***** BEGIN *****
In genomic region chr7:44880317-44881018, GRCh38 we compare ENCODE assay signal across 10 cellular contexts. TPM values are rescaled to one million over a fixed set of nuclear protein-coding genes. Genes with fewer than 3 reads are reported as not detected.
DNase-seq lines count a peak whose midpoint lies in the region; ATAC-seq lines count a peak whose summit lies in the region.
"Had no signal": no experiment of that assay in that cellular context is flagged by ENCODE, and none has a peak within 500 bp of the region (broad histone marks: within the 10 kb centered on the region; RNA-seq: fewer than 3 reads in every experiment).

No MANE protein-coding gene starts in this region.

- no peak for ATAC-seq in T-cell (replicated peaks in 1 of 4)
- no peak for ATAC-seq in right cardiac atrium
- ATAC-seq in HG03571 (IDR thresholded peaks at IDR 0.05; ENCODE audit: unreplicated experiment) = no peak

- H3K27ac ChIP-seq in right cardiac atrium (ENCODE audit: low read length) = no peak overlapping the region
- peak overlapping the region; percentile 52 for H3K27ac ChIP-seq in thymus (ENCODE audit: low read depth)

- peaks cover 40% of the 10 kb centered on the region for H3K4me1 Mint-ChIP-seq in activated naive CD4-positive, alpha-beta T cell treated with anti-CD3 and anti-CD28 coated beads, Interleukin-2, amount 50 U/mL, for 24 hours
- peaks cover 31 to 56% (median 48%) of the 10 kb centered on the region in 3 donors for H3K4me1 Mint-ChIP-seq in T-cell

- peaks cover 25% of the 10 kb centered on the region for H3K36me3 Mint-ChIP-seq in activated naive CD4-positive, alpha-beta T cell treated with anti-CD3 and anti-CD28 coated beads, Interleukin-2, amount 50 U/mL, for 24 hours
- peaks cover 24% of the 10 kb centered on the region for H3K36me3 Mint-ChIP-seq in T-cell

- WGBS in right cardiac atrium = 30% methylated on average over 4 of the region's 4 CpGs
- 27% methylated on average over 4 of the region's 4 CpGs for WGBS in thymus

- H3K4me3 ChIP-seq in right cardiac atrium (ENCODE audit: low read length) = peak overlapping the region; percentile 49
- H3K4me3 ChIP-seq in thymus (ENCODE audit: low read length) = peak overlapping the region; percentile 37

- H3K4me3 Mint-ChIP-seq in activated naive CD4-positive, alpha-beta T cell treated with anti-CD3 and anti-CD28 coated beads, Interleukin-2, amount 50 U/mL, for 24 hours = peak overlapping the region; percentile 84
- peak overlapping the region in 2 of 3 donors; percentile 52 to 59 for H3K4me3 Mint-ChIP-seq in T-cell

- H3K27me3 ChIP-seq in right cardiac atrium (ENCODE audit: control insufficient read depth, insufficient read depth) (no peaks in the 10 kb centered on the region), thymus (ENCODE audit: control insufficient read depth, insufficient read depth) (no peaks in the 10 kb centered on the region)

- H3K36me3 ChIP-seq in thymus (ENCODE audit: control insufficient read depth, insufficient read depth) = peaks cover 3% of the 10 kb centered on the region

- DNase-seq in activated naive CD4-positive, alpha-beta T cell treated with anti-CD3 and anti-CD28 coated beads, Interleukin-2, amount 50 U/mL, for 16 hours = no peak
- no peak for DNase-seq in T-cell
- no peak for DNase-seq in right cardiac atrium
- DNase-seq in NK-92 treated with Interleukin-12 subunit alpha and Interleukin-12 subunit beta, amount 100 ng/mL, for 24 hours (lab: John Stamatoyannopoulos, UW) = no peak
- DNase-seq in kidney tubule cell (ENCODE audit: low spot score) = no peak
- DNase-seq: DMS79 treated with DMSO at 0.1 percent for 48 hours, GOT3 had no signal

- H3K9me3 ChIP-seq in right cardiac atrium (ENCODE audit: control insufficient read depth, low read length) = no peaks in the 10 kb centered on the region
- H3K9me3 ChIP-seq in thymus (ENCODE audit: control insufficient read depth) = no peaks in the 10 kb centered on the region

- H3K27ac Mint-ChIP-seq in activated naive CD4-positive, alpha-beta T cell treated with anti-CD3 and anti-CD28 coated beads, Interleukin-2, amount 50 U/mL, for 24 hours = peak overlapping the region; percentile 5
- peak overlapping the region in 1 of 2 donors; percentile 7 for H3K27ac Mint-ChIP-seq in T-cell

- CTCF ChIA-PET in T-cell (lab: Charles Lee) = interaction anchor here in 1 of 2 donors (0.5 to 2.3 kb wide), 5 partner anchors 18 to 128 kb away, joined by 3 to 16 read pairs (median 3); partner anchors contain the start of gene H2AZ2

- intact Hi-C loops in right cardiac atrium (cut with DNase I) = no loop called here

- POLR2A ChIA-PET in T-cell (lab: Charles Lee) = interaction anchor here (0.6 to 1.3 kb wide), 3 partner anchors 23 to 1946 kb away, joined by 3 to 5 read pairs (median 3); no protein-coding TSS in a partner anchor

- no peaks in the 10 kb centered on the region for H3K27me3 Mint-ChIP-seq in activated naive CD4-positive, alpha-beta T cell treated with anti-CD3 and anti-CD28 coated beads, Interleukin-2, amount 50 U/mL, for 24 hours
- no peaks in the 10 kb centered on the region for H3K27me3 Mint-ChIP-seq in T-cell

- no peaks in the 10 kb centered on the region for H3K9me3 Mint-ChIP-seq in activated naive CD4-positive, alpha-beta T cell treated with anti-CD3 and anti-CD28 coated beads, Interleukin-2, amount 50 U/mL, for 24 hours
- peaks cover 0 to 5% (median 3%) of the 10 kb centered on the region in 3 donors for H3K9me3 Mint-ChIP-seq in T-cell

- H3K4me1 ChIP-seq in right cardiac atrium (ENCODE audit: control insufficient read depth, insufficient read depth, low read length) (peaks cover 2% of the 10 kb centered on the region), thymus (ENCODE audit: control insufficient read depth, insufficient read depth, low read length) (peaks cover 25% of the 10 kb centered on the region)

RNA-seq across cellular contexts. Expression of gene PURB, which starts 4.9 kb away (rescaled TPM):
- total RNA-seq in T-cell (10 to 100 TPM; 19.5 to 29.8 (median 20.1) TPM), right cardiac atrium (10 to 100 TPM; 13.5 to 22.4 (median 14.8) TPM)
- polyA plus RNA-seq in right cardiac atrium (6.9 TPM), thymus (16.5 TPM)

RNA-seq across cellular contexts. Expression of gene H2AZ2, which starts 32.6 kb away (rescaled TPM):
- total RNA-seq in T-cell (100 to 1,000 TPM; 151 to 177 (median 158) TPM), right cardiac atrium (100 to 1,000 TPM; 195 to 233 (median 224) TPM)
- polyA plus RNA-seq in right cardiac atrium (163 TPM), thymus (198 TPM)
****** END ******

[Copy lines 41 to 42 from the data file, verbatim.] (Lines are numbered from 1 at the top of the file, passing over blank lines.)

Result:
- total RNA-seq in T-cell (10 to 100 TPM; 19.5 to 29.8 (median 20.1) TPM), right cardiac atrium (10 to 100 TPM; 13.5 to 22.4 (median 14.8) TPM)
- polyA plus RNA-seq in right cardiac atrium (6.9 TPM), thymus (16.5 TPM)